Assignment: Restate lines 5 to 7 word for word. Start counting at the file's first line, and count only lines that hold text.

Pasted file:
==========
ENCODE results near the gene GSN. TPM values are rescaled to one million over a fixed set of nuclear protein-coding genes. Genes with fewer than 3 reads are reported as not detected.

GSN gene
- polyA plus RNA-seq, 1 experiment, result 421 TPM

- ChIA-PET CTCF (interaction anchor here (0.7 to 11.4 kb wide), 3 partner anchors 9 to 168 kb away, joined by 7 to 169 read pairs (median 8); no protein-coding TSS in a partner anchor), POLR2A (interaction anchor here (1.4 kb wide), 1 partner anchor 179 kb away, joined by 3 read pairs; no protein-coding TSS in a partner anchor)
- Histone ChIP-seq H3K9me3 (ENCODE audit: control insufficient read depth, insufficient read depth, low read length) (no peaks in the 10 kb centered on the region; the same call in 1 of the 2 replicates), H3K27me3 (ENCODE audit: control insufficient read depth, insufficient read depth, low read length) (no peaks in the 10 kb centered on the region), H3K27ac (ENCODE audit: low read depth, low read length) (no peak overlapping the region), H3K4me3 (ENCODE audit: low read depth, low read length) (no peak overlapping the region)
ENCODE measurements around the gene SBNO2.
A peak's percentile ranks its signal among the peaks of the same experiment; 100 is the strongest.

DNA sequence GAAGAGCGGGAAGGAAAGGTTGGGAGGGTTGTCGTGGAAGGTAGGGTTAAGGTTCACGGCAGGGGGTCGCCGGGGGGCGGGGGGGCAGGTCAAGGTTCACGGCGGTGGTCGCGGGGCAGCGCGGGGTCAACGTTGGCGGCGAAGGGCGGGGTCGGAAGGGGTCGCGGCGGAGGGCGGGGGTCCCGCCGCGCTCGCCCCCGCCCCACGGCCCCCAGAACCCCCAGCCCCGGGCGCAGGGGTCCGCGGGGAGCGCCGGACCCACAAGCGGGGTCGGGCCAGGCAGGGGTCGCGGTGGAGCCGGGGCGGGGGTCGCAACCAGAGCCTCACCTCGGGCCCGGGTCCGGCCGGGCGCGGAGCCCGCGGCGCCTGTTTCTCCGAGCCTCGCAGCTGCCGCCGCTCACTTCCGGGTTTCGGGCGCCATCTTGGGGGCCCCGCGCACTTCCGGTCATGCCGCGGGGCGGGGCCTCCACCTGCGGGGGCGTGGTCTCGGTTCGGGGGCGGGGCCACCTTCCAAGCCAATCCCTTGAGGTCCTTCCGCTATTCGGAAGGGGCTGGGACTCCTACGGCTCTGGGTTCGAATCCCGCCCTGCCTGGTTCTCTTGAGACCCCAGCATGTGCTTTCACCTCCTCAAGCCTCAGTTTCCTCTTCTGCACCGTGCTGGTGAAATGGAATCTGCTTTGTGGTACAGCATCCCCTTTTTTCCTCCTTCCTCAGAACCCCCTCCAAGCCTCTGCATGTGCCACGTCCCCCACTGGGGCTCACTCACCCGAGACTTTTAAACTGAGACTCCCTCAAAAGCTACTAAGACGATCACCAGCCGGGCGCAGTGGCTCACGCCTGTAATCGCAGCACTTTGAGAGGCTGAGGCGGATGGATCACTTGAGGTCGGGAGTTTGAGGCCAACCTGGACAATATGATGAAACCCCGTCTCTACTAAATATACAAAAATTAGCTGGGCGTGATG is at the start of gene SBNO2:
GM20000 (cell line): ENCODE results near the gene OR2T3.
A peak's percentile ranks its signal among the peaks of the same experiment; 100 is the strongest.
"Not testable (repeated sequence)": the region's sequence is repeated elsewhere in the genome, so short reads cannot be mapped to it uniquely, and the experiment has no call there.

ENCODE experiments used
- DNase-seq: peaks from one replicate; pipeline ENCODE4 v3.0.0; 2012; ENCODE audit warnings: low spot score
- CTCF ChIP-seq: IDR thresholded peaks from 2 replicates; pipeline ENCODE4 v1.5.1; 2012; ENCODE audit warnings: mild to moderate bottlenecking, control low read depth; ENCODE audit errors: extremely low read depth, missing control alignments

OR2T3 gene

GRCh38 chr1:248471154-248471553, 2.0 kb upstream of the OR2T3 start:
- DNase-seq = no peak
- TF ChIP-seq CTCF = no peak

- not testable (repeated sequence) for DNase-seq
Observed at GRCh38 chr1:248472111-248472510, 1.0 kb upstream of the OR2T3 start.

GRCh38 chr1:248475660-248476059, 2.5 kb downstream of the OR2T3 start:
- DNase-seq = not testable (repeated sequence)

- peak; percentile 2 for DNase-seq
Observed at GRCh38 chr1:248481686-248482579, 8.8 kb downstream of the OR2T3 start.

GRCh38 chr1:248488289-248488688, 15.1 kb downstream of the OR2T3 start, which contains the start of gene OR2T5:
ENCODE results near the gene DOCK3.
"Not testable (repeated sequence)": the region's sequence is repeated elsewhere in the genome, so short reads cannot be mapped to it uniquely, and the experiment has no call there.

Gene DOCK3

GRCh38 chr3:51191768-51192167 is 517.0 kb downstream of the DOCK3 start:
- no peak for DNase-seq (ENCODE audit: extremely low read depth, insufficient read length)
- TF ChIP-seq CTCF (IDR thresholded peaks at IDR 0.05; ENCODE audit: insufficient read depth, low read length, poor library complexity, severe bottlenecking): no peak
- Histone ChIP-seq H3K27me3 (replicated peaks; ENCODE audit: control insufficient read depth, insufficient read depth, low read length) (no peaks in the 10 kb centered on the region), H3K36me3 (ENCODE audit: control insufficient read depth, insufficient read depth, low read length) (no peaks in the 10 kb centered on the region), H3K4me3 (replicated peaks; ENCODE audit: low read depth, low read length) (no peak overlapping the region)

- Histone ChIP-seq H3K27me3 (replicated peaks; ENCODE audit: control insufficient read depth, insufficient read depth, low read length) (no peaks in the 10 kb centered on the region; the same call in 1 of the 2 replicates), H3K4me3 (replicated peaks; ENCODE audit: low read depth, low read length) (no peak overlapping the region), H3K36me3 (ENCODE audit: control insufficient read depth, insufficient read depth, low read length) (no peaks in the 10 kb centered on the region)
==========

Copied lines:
- Histone ChIP-seq H3K9me3 (ENCODE audit: control insufficient read depth, insufficient read depth, low read length) (no peaks in the 10 kb centered on the region; the same call in 1 of the 2 replicates), H3K27me3 (ENCODE audit: control insufficient read depth, insufficient read depth, low read length) (no peaks in the 10 kb centered on the region), H3K27ac (ENCODE audit: low read depth, low read length) (no peak overlapping the region), H3K4me3 (ENCODE audit: low read depth, low read length) (no peak overlapping the region)
ENCODE measurements around the gene SBNO2.
A peak's percentile ranks its signal among the peaks of the same experiment; 100 is the strongest.